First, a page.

- Use a 13mm low profile socket wrench to remove the nuts anchoring the sway bar links to the swing arm. The nuts are located on the top of the swing arm. Note that there is limited space to get to these nuts…we strongly recommend using a low profile flexible head ratchet to get to them…especially on the right side where the metal fuel tank filler pipe is in the way (see image below). (Note – you may notice we removed the “cat back” exhaust from our vehicle for photographing this article. Once again…this is usually not necessary when performing a BMW E36 sway bar bushing replacement).
- Remove the sway bar assembly from the vehicle.
- Grab the sway bar link firmly and remove from the end of the sway bar. This may require using a little muscle, but it will pull off. Try rocking it back and forth while pulling. If it is really stuck, use some Dawn dishwashing detergent to lube the tip of the sway bar so the link can slide off. NEVER USE GREASE or petroleum based lubricants to lube the sway bar (this can affect the bushing’s performance).
- Even though the sway bar link is symmetrical, the two bushings are different. Note the difference: the link to control arm bushing has a metal sleeve in it, whereas the link to sway bar bushing does not.
- Unfortunately there are no suppliers of sway bar links without the stock bushings already pressed in (if you find one, please send us an email and let us know where). Since it is a good (and inexpensive) idea to always replace your links when doing a BMW E36 sway bar bushing replacement, we suggest purchasing two new ones. We purchased the OEM ones shown in the following photo for about five bucks each. You can easily remove the stock bushings with a torch and a piece of 5/16” threaded rod (or a large flat blade screwdriver). It is easy and quick to use the torch method to remove your sway bar link bushings; trying to press them out is difficult and time consuming due to the tendency of the rubber to strongly adhere to the inside of the link.
- Put the sway bar link in a vice as shown.
- Use a propane torch to heat up the outside of the link around the bushing. Avoid lighting the rubber bushing on fire…the goal here is to heat up the metal so the rubber bushing releases its grip.
- Use a piece of 5/16” “all thread” to pull the rubber bushing out of the link. You can use a flat blade screwdriver instead of the “all thread”…we just like the “all thread” because the threads grab and hang on to the rubber better making bushing removal easier. While the link is still hot, use a rag to wipe out as much of the remaining rubber residue as possible.
- Use the torch to burn out any residual rubber left in the link that won’t wipe out.
- After the link cools down, use a rag and some lacquer thinner to thoroughly clean the inside of the bushing housing.
This article was written under the assumption that the reader will be performing a BMW E36 sway bar bushing upgrade to polyurethane performance bushings. Install the new polyurethane bushings per the manufacturer’s instructions included with the parts. Since we are installing Powerflex Black Series bushings, the following instructions are specific for that brand only.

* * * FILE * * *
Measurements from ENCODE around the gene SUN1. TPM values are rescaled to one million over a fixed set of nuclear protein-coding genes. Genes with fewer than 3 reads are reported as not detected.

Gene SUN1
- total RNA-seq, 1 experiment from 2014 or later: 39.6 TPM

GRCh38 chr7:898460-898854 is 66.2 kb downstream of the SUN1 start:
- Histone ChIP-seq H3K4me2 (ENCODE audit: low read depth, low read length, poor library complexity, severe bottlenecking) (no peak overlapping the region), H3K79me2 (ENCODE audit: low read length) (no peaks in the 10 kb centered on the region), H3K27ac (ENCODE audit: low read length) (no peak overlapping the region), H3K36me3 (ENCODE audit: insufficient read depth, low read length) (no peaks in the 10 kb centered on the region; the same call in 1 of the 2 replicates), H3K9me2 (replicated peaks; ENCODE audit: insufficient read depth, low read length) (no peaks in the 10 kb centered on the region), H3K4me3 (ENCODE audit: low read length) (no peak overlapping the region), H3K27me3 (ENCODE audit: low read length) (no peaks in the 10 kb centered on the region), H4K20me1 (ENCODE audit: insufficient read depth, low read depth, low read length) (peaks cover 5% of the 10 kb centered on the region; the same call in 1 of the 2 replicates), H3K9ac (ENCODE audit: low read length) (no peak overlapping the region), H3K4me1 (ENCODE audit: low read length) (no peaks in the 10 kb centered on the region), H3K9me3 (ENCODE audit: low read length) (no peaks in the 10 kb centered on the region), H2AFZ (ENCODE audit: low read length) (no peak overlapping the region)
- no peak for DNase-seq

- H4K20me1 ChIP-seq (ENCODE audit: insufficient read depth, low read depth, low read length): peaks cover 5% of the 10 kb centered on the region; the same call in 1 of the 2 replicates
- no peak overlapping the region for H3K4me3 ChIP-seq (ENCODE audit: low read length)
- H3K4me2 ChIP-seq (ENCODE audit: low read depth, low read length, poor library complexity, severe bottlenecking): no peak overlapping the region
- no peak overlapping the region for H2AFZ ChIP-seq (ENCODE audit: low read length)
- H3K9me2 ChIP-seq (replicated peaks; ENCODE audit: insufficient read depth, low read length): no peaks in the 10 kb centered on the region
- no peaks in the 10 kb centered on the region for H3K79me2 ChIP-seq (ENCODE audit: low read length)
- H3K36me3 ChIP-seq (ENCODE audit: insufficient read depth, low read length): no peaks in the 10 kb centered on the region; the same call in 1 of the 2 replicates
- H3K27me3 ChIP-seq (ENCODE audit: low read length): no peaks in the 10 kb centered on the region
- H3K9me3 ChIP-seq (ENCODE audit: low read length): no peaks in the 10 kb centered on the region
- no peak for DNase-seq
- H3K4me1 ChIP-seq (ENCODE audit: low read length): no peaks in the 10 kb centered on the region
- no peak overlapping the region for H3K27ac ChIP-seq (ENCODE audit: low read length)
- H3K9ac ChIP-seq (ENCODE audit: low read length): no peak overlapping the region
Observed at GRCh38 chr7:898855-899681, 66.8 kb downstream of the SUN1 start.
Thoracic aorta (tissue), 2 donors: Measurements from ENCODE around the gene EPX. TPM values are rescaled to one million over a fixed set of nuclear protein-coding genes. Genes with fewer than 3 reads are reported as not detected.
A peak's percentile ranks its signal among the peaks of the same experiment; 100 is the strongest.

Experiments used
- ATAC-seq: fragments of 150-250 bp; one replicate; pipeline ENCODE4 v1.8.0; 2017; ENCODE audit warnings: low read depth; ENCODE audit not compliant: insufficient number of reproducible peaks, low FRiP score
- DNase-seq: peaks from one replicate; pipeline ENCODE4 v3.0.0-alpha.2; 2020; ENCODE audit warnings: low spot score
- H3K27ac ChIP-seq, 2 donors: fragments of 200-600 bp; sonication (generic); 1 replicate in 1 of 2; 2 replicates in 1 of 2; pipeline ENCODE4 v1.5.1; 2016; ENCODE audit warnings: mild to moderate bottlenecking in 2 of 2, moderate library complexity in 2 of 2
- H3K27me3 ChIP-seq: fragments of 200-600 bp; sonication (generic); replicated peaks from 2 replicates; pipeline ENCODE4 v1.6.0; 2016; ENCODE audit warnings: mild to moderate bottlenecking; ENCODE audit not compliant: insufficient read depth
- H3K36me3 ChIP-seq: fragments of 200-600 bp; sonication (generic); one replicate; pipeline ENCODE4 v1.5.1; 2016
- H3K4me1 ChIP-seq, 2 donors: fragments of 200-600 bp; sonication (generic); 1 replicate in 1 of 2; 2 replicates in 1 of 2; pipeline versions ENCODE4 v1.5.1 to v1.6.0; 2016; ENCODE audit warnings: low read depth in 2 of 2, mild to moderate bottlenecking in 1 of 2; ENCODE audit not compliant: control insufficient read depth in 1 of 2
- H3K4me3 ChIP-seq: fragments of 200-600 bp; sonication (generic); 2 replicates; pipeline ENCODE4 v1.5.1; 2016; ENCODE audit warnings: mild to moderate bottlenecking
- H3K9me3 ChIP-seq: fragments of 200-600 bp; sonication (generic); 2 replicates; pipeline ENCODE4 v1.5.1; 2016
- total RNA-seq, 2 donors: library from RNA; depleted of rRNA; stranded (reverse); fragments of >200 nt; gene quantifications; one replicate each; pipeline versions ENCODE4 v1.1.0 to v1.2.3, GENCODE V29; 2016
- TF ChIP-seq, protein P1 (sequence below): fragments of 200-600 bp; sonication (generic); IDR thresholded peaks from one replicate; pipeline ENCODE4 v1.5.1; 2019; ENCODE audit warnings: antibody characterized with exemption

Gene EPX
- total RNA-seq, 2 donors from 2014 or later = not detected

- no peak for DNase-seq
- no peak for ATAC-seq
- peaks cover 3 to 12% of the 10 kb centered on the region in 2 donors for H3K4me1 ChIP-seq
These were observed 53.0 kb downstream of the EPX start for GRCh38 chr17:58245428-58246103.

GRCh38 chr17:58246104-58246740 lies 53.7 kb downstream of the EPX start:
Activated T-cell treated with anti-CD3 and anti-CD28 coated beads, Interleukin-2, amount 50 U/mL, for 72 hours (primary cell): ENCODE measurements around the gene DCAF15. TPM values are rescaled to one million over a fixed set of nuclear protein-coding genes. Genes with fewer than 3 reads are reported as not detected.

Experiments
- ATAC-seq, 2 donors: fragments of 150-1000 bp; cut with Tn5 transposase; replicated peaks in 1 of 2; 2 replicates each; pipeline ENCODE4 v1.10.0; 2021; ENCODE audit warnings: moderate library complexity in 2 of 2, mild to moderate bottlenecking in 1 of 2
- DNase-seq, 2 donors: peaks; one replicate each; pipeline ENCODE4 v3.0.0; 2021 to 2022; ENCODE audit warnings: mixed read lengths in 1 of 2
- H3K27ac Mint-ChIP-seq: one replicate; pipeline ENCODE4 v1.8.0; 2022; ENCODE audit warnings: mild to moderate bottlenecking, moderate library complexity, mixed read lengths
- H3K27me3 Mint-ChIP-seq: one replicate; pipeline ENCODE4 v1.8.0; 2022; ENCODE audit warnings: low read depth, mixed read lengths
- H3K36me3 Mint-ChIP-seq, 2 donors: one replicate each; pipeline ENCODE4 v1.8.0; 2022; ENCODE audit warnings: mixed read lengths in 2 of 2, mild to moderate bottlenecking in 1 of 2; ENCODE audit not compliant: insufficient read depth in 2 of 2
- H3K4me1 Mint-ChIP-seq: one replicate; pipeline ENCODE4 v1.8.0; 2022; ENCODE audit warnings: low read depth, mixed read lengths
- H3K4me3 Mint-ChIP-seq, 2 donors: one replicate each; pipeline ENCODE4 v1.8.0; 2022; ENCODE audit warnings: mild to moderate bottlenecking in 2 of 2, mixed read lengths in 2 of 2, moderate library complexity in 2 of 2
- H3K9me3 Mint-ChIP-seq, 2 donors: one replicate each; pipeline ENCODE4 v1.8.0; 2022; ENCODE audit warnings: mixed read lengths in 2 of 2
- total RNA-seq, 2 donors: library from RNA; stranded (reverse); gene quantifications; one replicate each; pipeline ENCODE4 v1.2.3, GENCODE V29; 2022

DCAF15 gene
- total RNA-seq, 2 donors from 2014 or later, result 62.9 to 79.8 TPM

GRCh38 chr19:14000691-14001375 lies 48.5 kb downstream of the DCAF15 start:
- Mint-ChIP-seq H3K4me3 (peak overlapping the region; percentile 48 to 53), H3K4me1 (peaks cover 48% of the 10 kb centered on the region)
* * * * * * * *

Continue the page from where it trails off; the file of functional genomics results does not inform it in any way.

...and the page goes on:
- Start with the link to swing arm bushings.
- The swing arm bushing comes in two pieces…use your fingers to install each half into the sway bar link. If the bushings are being obstinate, apply a small layer Dawn dishwashing liquid and press in with the aid of a vice. DO NOT apply grease…only use dishwashing liquid to lubricate the outside of the bushing. Using grease on the outside of the bushing can affect its performance.
- Using the supplied grease (or a high grade waterproof marine grease), lube the bushing bore and the metal sleeve. Install the metal sleeve into the bushing. Once again, employ the use of a vice if the sleeve wont go in using your fingers.
- Repeat on the other link.
- Next, install the link to sway bar bushings. The sway bar bushings will have to be pressed in with a table vice…they are nearly impossible to get in by hand. Thoroughly lube the interior of the link and the bushing with dawn dishwashing liquid. NEVER use grease, or any other type of petroleum based lubricant to install a bushing into its mount…it can affect the performance of the bushing.
- Line up the bushing in the link and place into a table vice. SLOWLY apply pressure until the bushing slides into the link. Stop immediately as soon as bushing is half way in.
- Remove the link and rotate it sideways in the vice. Finish installing the bushing with a rubber mallet.
- Repeat on other link.
- Install the sway bar support bracket bushings. The support bracket bushings are split so they can easily be pulled off and reinstalled on the sway bar. Make sure to note the correct orientation of the support bracket when installing the new bushing. See the following images for more details.
- Finally, press the links back onto the ends of the sway bar with your hands. They should slide on fairly easily…if not you can add a small dab of Dawn to help them on.
Reinstalling the sway bar is fairly straightforward, with one minor issue you should be aware of. Since the new polyurethane bushings don’t flex like the old factory rubber ones, many mechanics have issues reinstalling the sway bar support brackets to the frame. The problem is the stock M8-16mm bolts are too short to get through the support bracket with a polyurethane bushing in them. We ended up swapping out the stock bolts with longer M8-40mm ones…the support brackets went in easily with no issues and thus ended the stream of expletives flowing from our mouths.